Last Updated: May 10, 2024, 10:45 am by TRUiC Team

Should I Start an LLC for My Handyman Business?

Starting a limited liability company (LLC) for your handyman business can provide several benefits. 

Most importantly, an LLC structure offers limited liability to its owners, which can protect their personal assets from lawsuits and creditors.

For a handyman business, lawsuits can arise from things like a contracted handyman accidentally harming a client’s belongings (or property) while performing repairs or other maintenance-related services. 

LLCs are also affordable, highly flexible (from a tax point-of-view), and can make your handyman business seem more credible

Recommended: Use Northwest to form an LLC for $29 (plus state fees).

A man with a toolbelt holding gloves and a hard hat

Do I Need an LLC for a Handyman Business?

LLCs are a simple and inexpensive way to protect your personal assets and save money on taxes.

You should start an LLC when there's any risk involved in your business and/or when your business could benefit from tax options and increased credibility.

LLC Benefits for a Handyman Business

By starting an LLC for your handyman business, you can:

  • Protect your savings, car, and house with limited liability protection
  • Have more tax benefits and options
  • Increase your business’s credibility

Limited Liability Protection

LLCs provide limited liability protection. This means your personal assets (e.g., car, house, bank account) are protected in the event your business is sued or if it defaults on a debt.

Handyman businesses will benefit from liability protection because of the risk of lawsuits related to property damage and physical injuries. 

Example 1: A customer hires a handyman to install a new light fixture in their house. The handyman accidentally drops the fixture, which breaks, causing a small fire in the bathroom. Following this, the customer sues the business for the damages. With limited liability protection, the damages from the lawsuit will only affect the business's assets and not the owner's personal assets.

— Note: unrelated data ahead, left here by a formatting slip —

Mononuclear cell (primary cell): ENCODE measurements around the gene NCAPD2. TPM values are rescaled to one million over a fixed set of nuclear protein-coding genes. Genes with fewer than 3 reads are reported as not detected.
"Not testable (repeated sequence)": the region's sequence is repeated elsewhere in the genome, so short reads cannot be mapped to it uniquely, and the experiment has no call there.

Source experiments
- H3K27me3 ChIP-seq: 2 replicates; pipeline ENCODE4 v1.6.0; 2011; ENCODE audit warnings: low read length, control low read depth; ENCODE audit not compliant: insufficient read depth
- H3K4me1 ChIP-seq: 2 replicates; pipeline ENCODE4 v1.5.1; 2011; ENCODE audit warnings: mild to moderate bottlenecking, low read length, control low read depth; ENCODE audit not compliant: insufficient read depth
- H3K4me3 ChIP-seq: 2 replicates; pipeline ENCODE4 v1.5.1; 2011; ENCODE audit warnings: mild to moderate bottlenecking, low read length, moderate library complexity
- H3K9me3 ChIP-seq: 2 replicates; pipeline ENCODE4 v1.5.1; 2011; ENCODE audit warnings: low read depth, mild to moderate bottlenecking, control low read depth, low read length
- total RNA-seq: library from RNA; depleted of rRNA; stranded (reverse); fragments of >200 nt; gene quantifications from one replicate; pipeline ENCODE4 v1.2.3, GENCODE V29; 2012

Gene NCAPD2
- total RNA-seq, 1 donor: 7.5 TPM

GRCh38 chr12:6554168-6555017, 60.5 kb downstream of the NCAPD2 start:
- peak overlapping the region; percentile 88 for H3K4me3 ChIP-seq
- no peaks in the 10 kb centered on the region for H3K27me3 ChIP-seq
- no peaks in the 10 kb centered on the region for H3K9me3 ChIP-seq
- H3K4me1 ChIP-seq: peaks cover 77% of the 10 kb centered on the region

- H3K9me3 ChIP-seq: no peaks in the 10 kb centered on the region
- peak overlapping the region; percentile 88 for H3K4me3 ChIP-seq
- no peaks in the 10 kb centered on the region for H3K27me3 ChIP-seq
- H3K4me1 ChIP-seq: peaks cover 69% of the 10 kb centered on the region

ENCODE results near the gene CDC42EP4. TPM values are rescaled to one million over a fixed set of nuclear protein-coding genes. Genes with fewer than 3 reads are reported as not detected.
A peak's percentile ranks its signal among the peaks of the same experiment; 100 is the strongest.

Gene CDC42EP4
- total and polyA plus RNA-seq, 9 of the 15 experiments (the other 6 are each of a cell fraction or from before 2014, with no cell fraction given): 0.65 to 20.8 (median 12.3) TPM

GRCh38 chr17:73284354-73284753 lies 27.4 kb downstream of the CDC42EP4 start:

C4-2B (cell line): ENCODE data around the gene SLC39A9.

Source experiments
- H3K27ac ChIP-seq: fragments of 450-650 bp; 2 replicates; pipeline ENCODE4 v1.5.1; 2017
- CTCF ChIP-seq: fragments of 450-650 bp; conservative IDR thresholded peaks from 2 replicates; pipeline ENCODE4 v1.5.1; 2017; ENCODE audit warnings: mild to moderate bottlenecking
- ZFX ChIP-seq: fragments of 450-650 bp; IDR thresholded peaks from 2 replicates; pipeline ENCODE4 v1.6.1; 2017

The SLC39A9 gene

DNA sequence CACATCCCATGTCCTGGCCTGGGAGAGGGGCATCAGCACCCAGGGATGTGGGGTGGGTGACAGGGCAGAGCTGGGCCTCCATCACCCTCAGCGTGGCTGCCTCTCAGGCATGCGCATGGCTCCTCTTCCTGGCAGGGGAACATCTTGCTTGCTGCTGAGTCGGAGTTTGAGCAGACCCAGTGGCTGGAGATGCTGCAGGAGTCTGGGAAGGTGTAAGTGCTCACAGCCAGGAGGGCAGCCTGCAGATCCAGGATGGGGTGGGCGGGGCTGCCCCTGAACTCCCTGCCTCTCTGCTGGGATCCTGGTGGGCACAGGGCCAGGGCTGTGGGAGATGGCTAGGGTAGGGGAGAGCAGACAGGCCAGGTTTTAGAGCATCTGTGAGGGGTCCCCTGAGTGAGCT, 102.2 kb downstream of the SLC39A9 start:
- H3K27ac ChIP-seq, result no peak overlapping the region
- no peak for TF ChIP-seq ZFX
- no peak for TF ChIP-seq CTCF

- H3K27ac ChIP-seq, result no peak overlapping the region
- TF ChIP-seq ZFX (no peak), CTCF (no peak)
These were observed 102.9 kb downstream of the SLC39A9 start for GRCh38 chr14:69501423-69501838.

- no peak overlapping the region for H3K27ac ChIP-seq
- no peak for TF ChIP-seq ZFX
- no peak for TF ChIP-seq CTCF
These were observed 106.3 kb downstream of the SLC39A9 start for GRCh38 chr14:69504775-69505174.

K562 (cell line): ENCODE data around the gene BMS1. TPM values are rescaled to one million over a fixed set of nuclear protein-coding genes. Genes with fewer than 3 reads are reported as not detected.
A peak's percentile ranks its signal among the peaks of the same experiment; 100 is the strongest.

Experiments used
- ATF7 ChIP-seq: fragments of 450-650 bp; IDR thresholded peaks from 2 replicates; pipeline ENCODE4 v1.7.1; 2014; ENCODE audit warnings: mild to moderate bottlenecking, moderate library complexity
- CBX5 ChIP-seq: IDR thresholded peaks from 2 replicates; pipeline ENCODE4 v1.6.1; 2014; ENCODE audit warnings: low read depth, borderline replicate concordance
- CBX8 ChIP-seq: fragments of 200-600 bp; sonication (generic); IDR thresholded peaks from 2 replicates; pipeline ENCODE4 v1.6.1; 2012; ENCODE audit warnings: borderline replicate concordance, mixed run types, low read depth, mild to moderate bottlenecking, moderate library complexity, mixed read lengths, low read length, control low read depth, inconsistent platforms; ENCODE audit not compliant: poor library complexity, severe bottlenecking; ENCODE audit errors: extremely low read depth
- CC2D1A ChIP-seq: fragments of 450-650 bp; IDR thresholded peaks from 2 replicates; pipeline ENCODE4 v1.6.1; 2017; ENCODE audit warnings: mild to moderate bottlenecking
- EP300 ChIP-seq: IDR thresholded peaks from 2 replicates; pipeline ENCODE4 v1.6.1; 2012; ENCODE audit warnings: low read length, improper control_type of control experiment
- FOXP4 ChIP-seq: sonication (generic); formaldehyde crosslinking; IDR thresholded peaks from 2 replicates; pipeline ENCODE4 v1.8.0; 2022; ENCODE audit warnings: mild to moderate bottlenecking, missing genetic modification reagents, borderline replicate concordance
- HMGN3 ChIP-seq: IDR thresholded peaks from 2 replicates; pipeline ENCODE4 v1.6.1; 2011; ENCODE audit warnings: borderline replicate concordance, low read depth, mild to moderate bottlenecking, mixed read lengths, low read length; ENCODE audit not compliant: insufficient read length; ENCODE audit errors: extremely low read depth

Example 2: One of your employees is fixing a leaky faucet in a customer’s bathroom. The handyman replaces the faucet but accidentally damages the sink in the process. Following this, the customer sues the handyman business. If found liable, limited liability protection will ensure that the owner’s personal assets are protected from any compensation associated with the lawsuit.

Example 3: A customer hires your business to repair a hole in their roof. The handyman patches the hole, but it opens after a thunderstorm, causing water damage. Following this, the customer sues the business. In this scenario, limited liability protection will ensure that the damages from the lawsuit will only be covered by the business’s assets and not the owner’s personal assets.

Example 4: During a job, you leave a ladder out while going to your truck for supplies. The client’s child climbs the ladder and falls off, sustaining serious injuries. The client sues your business for the resulting medical expenses.

An LLC will also protect your personal assets in the event of commercial bankruptcy or loan default.

To maintain your LLC's limited liability protection, you must maintain your LLC's corporate veil.

LLC Tax Benefits and Options for a Handyman Business

LLCs, by default, are taxed as a pass-through entity, just like a sole proprietorship or partnership. This means that the business's net income passes through to the owner's individual tax return. 

The business’s net income is then subject to income taxes (based on the owner's tax bracket) and self-employment taxes.

Sole proprietorships and partnerships are taxed in a similar way to LLCs, but they do not offer limited liability protection or other tax options.

S Corp Option for LLCs

An S corporation (S corp) is an IRS tax status that an LLC can elect. S corp status allows business owners to be treated as employees of the business (for tax purposes).

S corp tax status can reduce self-employment taxes and will allow business owners to contribute pre-tax dollars to 401k or health insurance premiums.

The S corp status requires that the business pay the employee-owner(s) a reasonable salary for the work they perform. 

In addition, the business might need to spend more on accounting, bookkeeping, and payroll services. To offset these costs, you'd need to be saving about $2,000 a year on taxes.

We estimate that if a handyman business owner can pay themselves a reasonable salary and at least $10,000 in distributions each year, they could benefit from S corp status.

You can start an S corp when you form your LLC. Our How to Start an S Corp guide will lead you through the process.

Credibility and Consumer Trust

Handyman businesses rely on consumer trust. Credibility plays a key role in creating and maintaining any business.

Businesses gain consumer trust simply by forming an LLC.

A growing business can also benefit from the credibility of an LLC when applying for small business loansgrants, and credit.

Northwest will start an LLC for you for just $29 (plus state fees).

How to Form an LLC

Forming an LLC is easy. There are two options for forming your LLC:

  • You can hire a dependable LLC formation service to set up your LLC for a small fee
  • Or, you can choose your state from the list below to start an LLC yourself